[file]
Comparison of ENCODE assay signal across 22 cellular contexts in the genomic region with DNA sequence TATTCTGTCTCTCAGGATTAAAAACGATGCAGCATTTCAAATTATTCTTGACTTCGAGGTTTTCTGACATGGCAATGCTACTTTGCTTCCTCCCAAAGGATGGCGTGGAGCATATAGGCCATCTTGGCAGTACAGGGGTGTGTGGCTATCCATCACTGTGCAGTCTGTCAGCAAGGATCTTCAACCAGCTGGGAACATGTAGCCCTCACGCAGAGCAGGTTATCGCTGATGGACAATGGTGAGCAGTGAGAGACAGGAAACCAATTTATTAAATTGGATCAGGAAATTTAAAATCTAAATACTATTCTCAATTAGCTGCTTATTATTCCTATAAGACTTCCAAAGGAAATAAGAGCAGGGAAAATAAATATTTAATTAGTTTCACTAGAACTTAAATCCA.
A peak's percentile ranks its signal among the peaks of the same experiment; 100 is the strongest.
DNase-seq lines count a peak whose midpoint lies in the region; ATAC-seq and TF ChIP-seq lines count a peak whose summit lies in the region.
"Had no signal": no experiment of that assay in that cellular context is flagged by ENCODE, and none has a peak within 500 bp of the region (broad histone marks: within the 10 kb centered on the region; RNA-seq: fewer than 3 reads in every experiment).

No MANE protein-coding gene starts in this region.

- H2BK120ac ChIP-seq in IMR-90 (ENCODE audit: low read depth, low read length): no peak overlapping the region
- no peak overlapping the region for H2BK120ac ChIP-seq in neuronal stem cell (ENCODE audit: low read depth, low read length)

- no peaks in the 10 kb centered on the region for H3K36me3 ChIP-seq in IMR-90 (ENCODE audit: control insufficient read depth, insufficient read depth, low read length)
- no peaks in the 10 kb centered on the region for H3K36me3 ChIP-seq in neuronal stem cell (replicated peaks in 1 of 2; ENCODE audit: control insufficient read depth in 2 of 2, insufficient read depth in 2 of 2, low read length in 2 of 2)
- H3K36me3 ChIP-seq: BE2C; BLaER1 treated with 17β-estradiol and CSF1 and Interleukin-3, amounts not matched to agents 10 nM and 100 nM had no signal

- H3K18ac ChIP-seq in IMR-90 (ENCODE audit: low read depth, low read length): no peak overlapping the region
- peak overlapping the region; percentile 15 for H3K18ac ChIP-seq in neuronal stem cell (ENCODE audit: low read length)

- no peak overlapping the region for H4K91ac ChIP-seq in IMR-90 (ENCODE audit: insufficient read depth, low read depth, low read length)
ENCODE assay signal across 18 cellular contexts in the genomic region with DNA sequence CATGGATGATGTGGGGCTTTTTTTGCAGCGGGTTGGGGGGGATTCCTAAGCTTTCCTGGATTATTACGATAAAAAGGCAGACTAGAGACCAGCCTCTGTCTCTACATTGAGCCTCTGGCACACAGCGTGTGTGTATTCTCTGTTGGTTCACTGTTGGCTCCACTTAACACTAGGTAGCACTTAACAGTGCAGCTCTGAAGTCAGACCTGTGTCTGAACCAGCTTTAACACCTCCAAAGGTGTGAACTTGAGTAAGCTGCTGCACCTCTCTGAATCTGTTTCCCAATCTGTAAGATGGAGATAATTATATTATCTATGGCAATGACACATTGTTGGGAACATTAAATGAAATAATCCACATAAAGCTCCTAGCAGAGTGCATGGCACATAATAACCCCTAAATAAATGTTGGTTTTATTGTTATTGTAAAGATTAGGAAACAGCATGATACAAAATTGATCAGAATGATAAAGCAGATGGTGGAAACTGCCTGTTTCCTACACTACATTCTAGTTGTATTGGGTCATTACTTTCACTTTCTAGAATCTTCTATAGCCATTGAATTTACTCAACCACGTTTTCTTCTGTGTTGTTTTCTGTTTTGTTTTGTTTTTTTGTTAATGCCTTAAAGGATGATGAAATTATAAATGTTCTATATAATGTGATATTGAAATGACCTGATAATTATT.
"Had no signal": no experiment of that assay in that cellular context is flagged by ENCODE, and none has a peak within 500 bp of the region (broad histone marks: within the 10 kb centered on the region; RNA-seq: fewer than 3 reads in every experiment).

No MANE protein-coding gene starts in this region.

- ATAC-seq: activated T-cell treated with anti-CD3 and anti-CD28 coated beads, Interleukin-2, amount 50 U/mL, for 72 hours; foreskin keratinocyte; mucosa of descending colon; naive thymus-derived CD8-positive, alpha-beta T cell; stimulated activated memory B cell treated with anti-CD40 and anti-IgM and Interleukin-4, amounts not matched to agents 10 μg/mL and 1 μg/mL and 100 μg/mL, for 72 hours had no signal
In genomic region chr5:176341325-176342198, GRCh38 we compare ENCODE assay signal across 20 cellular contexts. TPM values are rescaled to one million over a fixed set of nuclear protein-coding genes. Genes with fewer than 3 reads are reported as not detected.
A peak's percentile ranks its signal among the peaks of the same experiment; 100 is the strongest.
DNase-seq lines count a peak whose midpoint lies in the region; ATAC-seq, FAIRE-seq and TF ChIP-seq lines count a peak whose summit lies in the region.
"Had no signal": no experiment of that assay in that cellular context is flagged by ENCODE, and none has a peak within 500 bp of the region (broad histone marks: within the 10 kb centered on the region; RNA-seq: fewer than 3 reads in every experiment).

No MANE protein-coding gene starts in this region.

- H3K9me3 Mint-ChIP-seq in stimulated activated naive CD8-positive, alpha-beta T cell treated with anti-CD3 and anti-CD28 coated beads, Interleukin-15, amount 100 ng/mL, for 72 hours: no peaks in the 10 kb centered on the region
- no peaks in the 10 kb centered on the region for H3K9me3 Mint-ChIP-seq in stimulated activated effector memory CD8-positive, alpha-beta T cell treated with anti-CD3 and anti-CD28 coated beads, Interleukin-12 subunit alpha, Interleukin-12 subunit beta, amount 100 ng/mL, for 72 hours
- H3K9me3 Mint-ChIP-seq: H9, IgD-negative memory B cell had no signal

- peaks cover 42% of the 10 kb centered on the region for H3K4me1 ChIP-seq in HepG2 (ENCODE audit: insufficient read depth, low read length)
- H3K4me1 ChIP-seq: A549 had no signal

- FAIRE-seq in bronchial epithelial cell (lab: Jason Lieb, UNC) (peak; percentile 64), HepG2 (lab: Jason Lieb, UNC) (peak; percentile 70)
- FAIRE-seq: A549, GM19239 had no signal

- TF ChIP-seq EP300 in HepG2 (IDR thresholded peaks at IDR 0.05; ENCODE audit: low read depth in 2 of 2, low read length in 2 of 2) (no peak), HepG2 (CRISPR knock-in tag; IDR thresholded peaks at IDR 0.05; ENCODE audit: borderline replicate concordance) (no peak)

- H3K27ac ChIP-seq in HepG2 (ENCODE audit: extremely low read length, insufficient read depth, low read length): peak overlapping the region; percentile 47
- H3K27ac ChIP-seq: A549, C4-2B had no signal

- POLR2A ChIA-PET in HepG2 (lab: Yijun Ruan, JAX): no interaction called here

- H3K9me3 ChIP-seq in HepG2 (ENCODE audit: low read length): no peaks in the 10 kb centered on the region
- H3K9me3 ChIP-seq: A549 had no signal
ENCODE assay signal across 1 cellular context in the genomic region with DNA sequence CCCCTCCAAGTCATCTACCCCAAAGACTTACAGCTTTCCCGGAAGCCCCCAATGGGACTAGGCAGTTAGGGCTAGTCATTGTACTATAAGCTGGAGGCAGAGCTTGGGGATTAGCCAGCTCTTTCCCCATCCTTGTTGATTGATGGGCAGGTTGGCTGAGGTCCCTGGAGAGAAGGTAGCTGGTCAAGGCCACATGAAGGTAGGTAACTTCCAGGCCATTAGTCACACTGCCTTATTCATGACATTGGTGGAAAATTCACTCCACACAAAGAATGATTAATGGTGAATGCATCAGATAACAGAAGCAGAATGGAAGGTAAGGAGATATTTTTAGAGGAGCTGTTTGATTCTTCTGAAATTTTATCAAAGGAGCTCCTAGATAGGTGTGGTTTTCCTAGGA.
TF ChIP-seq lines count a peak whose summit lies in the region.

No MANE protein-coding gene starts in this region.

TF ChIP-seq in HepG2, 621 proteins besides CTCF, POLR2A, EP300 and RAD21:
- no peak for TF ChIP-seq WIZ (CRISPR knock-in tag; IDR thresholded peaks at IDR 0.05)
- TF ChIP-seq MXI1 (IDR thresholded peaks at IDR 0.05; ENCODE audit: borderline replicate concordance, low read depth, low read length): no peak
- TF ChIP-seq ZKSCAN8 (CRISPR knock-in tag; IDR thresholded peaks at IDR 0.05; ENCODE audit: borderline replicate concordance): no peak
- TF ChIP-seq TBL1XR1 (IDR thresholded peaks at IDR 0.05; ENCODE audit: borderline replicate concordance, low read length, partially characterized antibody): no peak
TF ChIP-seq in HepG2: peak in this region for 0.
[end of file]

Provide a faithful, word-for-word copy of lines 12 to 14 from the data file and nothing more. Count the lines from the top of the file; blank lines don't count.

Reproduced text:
- peak overlapping the region; percentile 15 for H3K18ac ChIP-seq in neuronal stem cell (ENCODE audit: low read length)

- no peak overlapping the region for H4K91ac ChIP-seq in IMR-90 (ENCODE audit: insufficient read depth, low read depth, low read length)
ENCODE assay signal across 18 cellular contexts in the genomic region with DNA sequence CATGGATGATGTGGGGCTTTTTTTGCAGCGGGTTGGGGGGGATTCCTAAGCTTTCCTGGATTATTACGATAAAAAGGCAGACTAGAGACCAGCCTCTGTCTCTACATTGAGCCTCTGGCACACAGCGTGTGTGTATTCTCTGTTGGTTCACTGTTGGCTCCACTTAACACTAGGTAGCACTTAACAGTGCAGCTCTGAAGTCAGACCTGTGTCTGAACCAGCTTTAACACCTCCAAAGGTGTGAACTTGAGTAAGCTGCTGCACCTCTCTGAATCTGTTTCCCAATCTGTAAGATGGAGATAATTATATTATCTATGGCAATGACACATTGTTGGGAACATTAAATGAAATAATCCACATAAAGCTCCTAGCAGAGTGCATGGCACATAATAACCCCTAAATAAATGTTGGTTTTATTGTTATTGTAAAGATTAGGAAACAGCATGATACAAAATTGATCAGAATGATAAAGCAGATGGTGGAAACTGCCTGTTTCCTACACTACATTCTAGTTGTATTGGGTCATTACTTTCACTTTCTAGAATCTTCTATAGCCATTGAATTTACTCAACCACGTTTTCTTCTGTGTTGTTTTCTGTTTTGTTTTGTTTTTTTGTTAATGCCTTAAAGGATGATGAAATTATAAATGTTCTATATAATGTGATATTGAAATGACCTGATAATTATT.